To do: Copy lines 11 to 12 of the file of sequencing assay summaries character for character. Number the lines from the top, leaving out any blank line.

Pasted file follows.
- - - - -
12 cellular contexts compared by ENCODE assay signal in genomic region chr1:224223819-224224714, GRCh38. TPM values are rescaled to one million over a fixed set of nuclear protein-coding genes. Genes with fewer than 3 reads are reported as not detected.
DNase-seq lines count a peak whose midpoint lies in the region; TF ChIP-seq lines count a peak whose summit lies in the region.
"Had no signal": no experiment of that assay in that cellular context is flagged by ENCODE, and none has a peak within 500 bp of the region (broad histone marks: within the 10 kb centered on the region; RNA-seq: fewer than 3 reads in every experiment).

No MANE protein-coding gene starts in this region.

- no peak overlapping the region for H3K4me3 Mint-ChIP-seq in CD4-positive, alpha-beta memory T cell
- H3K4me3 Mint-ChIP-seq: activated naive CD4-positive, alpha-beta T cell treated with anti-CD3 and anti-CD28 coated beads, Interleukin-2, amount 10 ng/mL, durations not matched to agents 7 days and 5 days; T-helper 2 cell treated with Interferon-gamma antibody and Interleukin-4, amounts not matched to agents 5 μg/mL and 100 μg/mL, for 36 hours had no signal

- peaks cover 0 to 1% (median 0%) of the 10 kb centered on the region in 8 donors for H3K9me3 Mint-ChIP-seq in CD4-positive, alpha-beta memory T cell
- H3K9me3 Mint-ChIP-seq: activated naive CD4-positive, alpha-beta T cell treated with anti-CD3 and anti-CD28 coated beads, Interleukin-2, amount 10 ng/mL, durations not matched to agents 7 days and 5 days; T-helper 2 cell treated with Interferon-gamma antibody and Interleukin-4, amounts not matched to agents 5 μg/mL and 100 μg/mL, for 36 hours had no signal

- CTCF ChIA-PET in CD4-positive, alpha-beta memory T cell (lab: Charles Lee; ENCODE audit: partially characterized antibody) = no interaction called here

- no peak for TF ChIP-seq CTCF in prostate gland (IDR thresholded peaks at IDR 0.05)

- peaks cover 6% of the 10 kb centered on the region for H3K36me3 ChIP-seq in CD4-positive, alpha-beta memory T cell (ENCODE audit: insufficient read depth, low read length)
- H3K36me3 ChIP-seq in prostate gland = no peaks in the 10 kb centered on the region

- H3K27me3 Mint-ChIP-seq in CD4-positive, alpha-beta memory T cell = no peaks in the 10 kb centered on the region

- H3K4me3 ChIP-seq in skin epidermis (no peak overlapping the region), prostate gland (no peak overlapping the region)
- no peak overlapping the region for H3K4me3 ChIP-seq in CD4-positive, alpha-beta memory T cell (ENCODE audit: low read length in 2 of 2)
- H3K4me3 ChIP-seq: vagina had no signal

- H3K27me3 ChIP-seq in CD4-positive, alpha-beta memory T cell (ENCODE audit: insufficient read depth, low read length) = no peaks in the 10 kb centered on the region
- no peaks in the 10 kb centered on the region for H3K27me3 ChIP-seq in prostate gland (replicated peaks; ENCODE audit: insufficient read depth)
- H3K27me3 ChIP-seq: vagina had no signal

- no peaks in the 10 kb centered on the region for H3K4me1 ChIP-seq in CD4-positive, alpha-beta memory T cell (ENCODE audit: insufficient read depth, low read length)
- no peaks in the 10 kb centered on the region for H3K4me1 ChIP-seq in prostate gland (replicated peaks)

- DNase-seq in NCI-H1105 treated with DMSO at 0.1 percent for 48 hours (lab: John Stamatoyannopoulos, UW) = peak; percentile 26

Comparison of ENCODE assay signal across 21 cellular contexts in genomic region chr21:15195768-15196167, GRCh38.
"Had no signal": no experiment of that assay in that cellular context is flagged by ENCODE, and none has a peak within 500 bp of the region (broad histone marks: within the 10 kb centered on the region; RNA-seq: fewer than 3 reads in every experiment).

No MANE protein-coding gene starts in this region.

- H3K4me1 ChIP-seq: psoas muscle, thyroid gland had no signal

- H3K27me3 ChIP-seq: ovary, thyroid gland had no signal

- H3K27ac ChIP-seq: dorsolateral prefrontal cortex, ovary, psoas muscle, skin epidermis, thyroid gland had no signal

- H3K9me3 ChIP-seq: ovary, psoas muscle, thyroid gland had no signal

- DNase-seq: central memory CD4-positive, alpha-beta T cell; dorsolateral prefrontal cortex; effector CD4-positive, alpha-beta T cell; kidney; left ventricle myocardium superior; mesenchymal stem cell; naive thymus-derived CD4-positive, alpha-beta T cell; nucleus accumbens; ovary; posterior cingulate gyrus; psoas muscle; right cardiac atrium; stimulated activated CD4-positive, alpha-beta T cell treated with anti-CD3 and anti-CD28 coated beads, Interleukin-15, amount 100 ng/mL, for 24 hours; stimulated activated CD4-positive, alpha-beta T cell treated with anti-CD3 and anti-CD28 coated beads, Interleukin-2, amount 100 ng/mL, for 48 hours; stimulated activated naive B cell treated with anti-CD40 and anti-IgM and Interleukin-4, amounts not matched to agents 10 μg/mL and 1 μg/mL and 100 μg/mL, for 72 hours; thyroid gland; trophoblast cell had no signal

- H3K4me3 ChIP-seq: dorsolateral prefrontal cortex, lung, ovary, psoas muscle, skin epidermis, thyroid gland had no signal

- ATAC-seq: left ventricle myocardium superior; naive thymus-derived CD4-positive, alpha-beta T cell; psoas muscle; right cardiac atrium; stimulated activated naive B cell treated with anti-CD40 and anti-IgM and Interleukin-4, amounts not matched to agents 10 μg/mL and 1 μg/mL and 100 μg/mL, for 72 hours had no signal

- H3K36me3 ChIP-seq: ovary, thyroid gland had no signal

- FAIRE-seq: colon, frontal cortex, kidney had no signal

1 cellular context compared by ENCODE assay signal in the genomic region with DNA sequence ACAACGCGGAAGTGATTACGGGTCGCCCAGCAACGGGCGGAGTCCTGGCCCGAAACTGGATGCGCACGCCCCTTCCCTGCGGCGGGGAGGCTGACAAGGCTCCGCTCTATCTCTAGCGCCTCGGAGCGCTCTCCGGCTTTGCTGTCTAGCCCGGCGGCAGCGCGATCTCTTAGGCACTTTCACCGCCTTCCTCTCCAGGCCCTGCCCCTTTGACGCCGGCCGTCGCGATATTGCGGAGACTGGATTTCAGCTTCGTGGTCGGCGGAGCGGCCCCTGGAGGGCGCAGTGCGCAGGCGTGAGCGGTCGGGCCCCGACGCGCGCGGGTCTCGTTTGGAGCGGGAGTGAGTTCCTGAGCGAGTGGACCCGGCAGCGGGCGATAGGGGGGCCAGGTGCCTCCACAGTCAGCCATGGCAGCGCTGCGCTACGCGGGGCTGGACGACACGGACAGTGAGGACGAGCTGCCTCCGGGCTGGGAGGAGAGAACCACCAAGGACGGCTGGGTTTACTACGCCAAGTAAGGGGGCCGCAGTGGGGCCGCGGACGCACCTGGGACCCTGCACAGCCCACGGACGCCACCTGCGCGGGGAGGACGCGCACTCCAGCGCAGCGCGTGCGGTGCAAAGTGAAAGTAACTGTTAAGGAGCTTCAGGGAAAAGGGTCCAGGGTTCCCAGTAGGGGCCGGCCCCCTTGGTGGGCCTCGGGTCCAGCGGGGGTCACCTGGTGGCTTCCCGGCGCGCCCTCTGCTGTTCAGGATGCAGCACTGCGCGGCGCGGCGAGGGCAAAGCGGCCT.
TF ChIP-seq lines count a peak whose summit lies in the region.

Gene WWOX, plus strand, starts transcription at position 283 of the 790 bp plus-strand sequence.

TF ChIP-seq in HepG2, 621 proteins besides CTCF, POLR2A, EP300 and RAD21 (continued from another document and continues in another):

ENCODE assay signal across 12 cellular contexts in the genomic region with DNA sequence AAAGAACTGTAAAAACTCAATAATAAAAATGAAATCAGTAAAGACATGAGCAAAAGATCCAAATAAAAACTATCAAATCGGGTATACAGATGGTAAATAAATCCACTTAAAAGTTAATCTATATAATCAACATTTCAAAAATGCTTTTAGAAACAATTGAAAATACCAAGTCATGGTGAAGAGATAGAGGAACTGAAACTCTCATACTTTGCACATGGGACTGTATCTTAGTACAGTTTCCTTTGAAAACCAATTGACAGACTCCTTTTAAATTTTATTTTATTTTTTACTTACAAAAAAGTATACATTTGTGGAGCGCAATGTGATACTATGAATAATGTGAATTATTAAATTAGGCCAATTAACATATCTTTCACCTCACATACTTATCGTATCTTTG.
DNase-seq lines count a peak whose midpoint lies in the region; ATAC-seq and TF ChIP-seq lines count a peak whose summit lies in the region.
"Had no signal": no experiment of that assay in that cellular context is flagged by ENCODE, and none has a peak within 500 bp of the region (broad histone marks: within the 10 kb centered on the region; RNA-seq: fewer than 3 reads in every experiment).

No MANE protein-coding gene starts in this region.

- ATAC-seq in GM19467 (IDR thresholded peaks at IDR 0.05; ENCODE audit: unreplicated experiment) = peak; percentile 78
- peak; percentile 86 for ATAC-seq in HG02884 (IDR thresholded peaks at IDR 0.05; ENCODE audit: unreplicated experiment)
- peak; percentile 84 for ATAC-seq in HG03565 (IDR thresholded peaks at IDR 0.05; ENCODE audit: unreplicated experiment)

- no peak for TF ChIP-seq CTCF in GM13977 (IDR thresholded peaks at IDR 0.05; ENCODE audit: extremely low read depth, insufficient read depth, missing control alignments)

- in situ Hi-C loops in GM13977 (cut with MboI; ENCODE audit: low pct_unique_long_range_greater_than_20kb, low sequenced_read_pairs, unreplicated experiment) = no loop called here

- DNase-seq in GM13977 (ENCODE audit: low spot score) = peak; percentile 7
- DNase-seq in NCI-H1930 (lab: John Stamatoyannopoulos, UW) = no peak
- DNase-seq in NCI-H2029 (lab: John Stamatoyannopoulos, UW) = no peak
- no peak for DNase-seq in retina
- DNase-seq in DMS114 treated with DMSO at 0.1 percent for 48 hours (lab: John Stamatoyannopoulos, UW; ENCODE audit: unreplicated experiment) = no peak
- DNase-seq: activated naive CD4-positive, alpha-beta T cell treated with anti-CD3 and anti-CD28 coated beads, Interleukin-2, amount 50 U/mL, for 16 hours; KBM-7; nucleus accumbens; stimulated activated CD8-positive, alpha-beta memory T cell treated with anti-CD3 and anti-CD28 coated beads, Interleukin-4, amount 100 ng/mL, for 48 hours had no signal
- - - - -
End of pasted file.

- peaks cover 6% of the 10 kb centered on the region for H3K36me3 ChIP-seq in CD4-positive, alpha-beta memory T cell (ENCODE audit: insufficient read depth, low read length)
- H3K36me3 ChIP-seq in prostate gland = no peaks in the 10 kb centered on the region